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UW Bulletin Details Post-Fire Ponderosa Pine Restoration at Rogers Research Site

June 5, 2018
two people walking amid burned trees
University of Wyoming undergraduate student Kristina Kline, left, and bulletin co-author Stephanie Winters mark the edge of a subplot before starting a ponderosa pine seedling survival survey in July 2017. (Linda van Diepen Photo)

A new University of Wyoming bulletin contributes to the building knowledge base of post-fire ponderosa pine restoration across Wyoming and the West.

UW faculty members, students and others are exploring best management practices for restoring a ponderosa pine forest following the 2012 Arapaho Fire, which burned about 98,000 acres in the north Laramie Mountains of southeast Wyoming.

The group is conducting the ongoing study at the 320-acre Rogers Research Site (RRS) in extreme northeast Albany County. The fire killed the majority of ponderosa at the site, which is owned by UW and managed by the Wyoming Agricultural Experiment Station (WAES) within the College of Agriculture and Natural Resources.

In 2015, a UW faculty-student team launched the long-term project at RRS to investigate the impacts of different restoration treatments applied to the post-fire landscape. Early findings are detailed in RRS Bulletin 5, titled “Restoration of Ponderosa Pine Following High-Intensity Fire, Rogers Research Site, North Laramie Mountains, Wyoming. B-1298.5.”

Ponderosa pine has evolved to survive frequent, low-intensity fires, which clear out the understory. But high-severity fires such as the Arapaho, which occurred during a severe drought, are killing the thick-barked trees. Research is still evolving to determine best management practices for restoring ponderosa forests following such fires.

“Extreme wildfire seasons are occurring concurrently with drought, and our research is trying to determine if utilizing management practices like broadcast-seeding ponderosa pine seed or hand-planting seedlings are viable options for reforestation,” says co-author Stephanie Winters, a graduate student in the UW Department of Ecosystem Science and Management.

“We also are trying to determine how soil microbiology and biogeochemistry change following a high-severity fire in a ponderosa pine ecosystem and how soil ecology is linked to seedling regeneration,” she says.

Linda van Diepen, an assistant professor in the Department of Ecosystem Science and Management, bulletin co-author and Winters’ faculty adviser, says preliminary results emphasize the difficulty of ponderosa pine restoration in dry environments where climate change and forest management practices, including long-term fire suppression, have resulted in more frequent high-severity fires.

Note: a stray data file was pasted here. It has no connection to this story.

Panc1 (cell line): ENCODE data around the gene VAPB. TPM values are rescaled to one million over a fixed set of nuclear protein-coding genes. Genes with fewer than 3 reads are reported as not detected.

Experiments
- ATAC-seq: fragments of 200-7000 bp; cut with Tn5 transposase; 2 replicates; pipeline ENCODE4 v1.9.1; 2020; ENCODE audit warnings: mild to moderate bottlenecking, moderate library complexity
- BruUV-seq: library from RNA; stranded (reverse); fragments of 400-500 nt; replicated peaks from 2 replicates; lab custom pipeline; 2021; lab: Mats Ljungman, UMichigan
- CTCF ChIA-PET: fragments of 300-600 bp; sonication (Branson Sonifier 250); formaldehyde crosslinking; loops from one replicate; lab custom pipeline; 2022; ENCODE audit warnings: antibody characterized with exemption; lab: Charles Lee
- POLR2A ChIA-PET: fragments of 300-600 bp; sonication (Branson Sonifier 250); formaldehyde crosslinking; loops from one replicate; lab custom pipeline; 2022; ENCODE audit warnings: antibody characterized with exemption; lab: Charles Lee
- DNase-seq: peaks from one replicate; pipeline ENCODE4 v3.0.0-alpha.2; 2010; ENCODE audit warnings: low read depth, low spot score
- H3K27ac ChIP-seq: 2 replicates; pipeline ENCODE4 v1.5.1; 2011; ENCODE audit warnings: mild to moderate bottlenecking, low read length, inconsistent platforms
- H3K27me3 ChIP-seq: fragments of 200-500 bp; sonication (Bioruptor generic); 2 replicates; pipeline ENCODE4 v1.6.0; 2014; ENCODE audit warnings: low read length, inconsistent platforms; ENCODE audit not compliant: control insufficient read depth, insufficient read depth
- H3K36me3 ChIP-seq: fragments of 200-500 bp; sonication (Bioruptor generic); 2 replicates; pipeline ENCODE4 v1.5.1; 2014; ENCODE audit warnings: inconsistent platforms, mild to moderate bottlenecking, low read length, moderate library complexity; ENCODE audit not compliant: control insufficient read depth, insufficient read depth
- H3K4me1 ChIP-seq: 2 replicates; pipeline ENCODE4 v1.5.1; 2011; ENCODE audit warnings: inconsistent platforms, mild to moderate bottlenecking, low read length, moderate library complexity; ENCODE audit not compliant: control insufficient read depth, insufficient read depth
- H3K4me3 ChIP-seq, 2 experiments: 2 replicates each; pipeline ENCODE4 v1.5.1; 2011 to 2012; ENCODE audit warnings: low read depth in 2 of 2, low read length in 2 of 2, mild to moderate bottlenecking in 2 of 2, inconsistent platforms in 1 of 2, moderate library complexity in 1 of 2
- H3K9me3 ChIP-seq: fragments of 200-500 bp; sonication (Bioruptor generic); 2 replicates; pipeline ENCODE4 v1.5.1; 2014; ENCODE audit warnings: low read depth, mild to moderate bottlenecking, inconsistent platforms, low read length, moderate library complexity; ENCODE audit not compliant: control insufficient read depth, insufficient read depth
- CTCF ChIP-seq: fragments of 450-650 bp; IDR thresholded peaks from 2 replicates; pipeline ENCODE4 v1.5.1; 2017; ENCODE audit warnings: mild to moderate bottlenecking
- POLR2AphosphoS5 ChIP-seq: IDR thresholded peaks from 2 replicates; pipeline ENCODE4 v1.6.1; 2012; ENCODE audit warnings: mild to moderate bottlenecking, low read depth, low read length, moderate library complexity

“Ponderosa pine regeneration following high-intensity wildfire is limited in mid-elevation, lower montane, dry forests in the Rocky Mountain region, including areas like the Laramie Mountains and RRS,” van Diepen says. “This is due to a reduction of seed supplies from living trees, warming temperatures and limited precipitation.”

The study at RRS was initiated by co-authors Mollie Herget, while a UW graduate student from Jacksonville, Ill., along with her faculty adviser, UW Professor Steve Williams, who is now retired. Their goals were to determine which method of introducing ponderosa to the burned site is most effective for forest regeneration: natural regeneration, planting seedlings or planting ponderosa seed.

Of the original 2,400 seedlings that were planted in 2015, only 146 were still alive last year, a survival rate of 6.1 percent. At the same time, however, little natural regeneration has been observed.

The study also examines whether various timber-cutting treatments and the planting of native grass seed help re-establish ponderosa pine. Winters and van Diepen, with the help of others, will conduct additional surveys at RRS this year. They also will examine whether the various treatments affect soil biogeochemistry and the microbial community, and whether there is a correlation with forest restoration success.

Robert Waggener, WAES editor and bulletin co-author, says ongoing research at RRS is following the wishes of Col. William C. Rogers, who bequeathed his land in the north Laramie Mountains to UW in 2002. Rogers stipulated that the property be used to conduct research relating to the improvement of forestry and wildlife resources in the area.

“Colonel Rogers, who believed in the education of young people, would be very pleased knowing that UW graduate and undergraduate students are carrying out studies in collaboration with their faculty mentors and others,” Waggener says.

The bulletin is available at or in PDF form at

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